Guest Post by Cabot Martin 

Uncle Gnarley is a fine

I was supposed to do a piece
on one of my favorite issues – why an law suit against Emera for “Civil Deceit”
regarding their role in the Muskrat fiasco would make a whole lot of sense and just
might get us off the hook for billions.

I’ve written on this on
Uncle Gnarley before but was going to take things a step further by broaching
the idea of getting a Civil Deceit “Class Action” case going – every rate payer
in the Province would be eligible to participate – and surely there must be
some sharp young lawyer (or lawyers) out there willing to tackle such a case. 

But like I say – Uncle
Gnarley is a fine fellow, so when a couple days ago there was “breaking news”
re our offshore gas resources in the international oil & gas press, I
simply had to go back to him and plead the case for a change in topic. He

The publication that sparked
this change of plans is “Upstream” – their publication’s name indicates they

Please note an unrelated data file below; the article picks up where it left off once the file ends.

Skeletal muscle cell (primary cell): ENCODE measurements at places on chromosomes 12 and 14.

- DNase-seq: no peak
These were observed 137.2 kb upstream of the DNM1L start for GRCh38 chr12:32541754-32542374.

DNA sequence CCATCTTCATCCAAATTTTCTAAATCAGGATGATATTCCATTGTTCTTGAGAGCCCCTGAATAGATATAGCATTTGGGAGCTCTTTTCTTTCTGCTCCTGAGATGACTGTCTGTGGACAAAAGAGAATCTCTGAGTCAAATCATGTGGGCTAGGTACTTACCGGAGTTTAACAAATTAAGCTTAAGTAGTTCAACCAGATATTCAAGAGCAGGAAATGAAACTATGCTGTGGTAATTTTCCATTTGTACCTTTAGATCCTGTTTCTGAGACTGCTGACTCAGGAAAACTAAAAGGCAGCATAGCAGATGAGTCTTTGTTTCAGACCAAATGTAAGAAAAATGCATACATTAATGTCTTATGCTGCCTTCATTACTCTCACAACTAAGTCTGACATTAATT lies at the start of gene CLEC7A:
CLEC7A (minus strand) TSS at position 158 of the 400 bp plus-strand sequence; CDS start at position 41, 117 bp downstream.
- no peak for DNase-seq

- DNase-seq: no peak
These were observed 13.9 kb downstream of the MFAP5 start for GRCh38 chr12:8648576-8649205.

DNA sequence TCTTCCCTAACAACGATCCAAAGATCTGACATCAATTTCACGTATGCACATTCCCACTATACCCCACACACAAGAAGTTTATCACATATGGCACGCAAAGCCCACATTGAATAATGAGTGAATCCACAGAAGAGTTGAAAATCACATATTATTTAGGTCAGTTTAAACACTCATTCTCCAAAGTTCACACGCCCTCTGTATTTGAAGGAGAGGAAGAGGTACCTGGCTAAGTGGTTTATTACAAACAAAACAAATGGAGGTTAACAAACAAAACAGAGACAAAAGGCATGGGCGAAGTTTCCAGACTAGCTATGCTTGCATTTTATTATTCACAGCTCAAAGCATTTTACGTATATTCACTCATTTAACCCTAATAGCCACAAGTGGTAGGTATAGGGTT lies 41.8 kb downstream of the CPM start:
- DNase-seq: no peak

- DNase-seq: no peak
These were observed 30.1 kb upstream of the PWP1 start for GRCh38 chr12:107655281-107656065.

specialize in the oil industry’s exploration and development sectors; it comes
out of Norway in print and digital formats; they have a big presence in London
and correspondents around the world.

Class act and well respected
for carrying the straight goods.

article that got me going only came out a couple days ago and is by  Iain Esau, a long time, London-based offshore
oil correspondent .

corporate title says he is covering Europe and Africa but he has long been a
keen observer of the Newfoundland offshore scene. Recently he continued that
coverage by pieces in Upstream on the Bay du Nord project, as well as on